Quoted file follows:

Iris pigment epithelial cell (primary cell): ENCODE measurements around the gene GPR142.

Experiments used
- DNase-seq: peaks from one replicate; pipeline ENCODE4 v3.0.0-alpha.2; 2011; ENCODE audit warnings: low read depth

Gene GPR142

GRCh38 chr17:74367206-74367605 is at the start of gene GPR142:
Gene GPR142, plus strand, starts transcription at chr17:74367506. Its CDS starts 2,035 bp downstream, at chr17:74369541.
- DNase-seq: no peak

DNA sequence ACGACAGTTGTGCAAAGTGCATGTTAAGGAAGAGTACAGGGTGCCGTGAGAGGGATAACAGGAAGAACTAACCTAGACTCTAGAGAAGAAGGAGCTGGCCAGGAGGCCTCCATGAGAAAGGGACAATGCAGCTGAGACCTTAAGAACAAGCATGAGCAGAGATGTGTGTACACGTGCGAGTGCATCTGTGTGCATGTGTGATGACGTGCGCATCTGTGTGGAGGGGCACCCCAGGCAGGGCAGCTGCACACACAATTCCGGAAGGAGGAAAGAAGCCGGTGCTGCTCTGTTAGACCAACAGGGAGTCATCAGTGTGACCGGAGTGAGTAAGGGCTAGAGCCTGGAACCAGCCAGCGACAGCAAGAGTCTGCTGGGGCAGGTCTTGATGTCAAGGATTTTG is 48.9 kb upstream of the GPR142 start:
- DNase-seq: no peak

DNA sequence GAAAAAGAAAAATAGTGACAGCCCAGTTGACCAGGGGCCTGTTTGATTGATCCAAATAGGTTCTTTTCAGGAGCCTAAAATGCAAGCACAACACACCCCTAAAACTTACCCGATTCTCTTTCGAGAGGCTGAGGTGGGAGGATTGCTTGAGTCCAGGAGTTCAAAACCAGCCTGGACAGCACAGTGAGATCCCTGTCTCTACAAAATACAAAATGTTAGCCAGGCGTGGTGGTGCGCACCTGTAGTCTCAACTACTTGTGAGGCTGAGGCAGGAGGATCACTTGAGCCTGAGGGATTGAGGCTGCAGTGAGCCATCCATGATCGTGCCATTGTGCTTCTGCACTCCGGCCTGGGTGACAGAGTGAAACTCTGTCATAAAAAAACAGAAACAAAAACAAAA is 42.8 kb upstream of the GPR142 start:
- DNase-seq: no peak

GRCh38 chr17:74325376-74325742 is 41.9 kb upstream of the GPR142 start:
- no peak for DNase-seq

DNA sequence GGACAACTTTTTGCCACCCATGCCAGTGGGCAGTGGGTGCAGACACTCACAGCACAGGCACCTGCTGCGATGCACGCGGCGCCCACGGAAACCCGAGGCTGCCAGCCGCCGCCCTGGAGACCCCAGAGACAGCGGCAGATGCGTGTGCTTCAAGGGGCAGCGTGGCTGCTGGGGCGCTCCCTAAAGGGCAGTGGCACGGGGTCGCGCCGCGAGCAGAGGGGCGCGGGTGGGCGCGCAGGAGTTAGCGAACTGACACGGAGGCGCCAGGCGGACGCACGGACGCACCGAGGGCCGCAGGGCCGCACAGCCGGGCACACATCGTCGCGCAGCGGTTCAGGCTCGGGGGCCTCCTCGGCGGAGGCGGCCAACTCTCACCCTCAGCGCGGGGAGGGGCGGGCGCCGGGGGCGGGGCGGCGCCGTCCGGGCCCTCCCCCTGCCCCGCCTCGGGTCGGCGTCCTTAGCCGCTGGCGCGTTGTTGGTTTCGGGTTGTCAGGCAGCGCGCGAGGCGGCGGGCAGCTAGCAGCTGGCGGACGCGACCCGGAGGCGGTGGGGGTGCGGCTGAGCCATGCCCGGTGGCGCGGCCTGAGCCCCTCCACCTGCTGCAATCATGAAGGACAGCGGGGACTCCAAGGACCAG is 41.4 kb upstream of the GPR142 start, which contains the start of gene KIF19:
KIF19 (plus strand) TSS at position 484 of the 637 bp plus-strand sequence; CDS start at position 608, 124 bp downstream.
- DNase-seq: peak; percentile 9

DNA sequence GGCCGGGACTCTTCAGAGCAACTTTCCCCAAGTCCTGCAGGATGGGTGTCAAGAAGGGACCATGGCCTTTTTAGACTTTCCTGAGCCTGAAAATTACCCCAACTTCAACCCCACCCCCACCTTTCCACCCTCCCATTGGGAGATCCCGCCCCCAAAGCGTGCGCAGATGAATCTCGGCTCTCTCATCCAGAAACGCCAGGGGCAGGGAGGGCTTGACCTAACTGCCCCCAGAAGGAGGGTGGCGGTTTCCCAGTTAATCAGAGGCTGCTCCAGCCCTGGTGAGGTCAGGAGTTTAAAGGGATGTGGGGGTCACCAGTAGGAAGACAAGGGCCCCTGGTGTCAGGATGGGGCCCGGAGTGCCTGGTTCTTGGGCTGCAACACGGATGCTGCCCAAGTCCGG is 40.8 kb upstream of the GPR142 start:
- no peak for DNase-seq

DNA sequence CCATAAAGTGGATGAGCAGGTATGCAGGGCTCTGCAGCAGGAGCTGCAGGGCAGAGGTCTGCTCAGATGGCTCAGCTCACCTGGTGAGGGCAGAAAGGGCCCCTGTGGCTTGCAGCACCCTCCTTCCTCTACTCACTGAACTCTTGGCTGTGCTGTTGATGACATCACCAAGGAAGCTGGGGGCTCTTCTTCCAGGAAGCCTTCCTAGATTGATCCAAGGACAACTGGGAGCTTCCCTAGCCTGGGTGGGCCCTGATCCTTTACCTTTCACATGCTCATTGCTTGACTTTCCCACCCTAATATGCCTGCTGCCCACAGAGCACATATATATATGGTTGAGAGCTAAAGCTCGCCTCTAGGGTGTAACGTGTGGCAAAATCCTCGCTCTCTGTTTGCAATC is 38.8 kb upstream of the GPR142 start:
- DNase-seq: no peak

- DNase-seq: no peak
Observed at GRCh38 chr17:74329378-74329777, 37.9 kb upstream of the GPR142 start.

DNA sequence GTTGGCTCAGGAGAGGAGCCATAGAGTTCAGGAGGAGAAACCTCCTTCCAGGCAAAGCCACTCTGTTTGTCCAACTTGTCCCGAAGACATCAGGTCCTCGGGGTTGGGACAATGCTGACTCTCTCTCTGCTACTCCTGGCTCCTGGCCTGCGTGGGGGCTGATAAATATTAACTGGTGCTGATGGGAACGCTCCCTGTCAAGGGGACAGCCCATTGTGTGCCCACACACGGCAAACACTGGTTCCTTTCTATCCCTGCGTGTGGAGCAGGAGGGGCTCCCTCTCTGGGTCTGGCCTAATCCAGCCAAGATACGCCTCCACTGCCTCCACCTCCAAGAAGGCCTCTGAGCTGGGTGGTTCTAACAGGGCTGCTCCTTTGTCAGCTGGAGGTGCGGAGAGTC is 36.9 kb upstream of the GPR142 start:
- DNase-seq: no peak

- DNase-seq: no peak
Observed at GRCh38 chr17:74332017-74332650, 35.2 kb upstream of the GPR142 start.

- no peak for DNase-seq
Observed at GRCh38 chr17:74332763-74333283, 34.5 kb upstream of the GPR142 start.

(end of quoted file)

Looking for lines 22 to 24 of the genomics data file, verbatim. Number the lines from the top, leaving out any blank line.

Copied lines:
Observed at GRCh38 chr17:74329378-74329777, 37.9 kb upstream of the GPR142 start.

DNA sequence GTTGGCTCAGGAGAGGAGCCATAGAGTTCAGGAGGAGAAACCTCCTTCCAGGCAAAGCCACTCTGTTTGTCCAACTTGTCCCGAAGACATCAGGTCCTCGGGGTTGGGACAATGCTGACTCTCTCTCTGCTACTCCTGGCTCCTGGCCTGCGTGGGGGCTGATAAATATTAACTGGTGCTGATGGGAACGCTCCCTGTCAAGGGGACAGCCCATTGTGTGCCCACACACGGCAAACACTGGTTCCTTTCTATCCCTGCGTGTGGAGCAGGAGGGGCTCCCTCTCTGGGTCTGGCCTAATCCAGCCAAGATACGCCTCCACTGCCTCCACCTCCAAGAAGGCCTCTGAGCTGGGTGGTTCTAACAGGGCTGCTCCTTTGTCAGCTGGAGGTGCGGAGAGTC is 36.9 kb upstream of the GPR142 start:
- DNase-seq: no peak